Palestinian writer Valentina Abu Oqsa  has been named the winner of the 2012 Etel Adnan Award for Women Playwrights.
The announcement was made at the end of the Ninth International Women Playwrights Conference (WPIC), which concluded in the Swedish capital Wednesday.
A panel of judges comprised of Lebanese and Swedish jury members gave Abu Oqsa the prize for her play “Ana Hurra” (“I am Free”). The jury said it was awarding the distinction “in recognition of her creativity in presenting an original theme using captivating language and unusually profound characters.”
The Lebanese judges included Lebanese playwright and theater impresario Nidal al-Achkar, founder and executive director of Beirut’s Masrah al-Madina, and Mona Knio, professor at the Department of Communication Arts at the Lebanese American University.
The Swedish jury members included literature and gender scholar Asa Sarachu; Daniela Kullman, playwright and founder of Sweden’s Teater Scenario; Rawia Mora, poet and author; Mikael Wranell, dramaturge at Riksteatern; theatre sciences professor Yael Feiler; and dramaturge Diane Bimont.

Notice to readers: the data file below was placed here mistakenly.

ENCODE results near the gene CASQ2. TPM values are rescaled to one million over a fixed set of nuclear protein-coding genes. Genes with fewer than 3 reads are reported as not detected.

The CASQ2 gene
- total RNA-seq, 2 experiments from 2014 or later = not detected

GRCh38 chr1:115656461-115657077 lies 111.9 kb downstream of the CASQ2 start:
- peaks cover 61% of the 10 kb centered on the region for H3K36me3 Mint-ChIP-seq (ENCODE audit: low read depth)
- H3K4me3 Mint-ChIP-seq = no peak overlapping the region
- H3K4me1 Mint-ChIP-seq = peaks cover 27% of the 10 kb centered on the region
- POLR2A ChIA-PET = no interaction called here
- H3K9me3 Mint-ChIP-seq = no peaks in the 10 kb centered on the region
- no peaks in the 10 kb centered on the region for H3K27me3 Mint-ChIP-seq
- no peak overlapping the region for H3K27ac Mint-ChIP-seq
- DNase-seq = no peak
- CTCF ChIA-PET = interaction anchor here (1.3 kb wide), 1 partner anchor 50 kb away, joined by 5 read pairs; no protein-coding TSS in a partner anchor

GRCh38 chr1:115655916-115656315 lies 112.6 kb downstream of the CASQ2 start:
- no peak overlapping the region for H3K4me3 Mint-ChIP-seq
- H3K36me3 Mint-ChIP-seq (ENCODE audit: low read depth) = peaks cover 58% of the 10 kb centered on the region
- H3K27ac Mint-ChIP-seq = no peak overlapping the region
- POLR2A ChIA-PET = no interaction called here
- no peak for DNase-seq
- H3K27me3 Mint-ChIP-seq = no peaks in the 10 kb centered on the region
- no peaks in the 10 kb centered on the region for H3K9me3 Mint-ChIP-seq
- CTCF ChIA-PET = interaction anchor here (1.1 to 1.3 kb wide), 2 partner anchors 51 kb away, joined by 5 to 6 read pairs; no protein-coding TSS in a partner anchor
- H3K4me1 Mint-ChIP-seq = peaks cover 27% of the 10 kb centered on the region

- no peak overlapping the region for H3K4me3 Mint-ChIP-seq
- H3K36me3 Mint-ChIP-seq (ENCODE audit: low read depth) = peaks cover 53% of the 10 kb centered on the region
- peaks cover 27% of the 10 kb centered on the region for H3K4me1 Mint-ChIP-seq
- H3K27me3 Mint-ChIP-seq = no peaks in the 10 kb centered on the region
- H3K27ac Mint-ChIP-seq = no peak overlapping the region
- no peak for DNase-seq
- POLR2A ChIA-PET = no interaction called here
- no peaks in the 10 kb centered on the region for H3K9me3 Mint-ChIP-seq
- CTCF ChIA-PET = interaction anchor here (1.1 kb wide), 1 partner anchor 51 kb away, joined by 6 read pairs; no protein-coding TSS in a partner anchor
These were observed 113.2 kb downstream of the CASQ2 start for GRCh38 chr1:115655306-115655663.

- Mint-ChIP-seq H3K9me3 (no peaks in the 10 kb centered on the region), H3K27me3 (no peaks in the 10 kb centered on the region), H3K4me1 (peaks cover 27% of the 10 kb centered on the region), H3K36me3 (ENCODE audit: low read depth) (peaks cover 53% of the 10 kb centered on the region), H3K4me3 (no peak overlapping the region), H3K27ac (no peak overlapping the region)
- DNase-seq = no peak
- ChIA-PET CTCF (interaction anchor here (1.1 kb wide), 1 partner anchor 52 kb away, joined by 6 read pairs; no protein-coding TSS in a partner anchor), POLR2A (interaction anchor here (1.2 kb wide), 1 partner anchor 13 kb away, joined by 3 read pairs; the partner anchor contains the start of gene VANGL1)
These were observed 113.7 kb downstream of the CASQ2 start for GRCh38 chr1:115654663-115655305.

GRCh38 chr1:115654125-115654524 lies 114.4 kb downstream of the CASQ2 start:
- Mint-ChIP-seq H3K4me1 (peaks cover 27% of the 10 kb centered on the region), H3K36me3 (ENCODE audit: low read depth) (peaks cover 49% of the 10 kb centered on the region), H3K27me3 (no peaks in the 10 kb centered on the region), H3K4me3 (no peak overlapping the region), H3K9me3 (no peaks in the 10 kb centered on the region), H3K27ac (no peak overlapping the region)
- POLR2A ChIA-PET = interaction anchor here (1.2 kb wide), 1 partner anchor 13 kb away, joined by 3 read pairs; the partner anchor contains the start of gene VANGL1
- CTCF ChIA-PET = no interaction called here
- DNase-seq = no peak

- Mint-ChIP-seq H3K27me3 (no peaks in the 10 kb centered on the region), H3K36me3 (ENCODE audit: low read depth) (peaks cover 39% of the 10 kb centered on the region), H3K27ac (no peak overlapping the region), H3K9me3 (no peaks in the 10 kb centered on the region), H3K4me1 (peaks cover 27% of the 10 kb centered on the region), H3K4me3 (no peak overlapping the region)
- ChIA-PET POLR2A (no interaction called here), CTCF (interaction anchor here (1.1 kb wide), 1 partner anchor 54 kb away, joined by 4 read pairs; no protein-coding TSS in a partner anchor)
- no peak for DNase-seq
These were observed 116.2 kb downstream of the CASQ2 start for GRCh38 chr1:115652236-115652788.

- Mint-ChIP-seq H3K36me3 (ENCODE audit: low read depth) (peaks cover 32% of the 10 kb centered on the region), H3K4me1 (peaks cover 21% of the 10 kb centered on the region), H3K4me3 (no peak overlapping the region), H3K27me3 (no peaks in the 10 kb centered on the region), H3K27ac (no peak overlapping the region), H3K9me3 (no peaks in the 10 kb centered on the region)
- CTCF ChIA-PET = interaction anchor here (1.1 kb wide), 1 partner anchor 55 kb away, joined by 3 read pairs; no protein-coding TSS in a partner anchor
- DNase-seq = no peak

Abu Oqsa received $5,000 and an opportunity to have her work translated into English. Her play “Ana Hurra” will also be co-produced by the Swedish National Theatre and Masrah al-Madina, for performances in Lebanon and Sweden. It will also tour some European countries.
The Etel Adnan Award was founded in 2010 by Masrah al-Madinah and Riksteatern (National Touring Theatre) in Sweden to honor Lebanese-American author, poet and visual artist, Etel Adnan.
The award aims to recognize and promote Arabic literature and drama by women writers in the Arab region and to disseminate their work around the world. The award also aspires to increase the number of plays penned by women writers residing in the Arabic-speaking countries.
In their award statement the jury wrote that Abu Oqsa’s script “is a dramatic political statement that entails poignancy, reality and cruelty ... Abu Oqsa’s mesmerizing language, her fully realized characters with such unusual depth, and her original take on a theme of supreme importance is and should be the envy of all playwrights regardless of taste, class, gender and ethnicity.”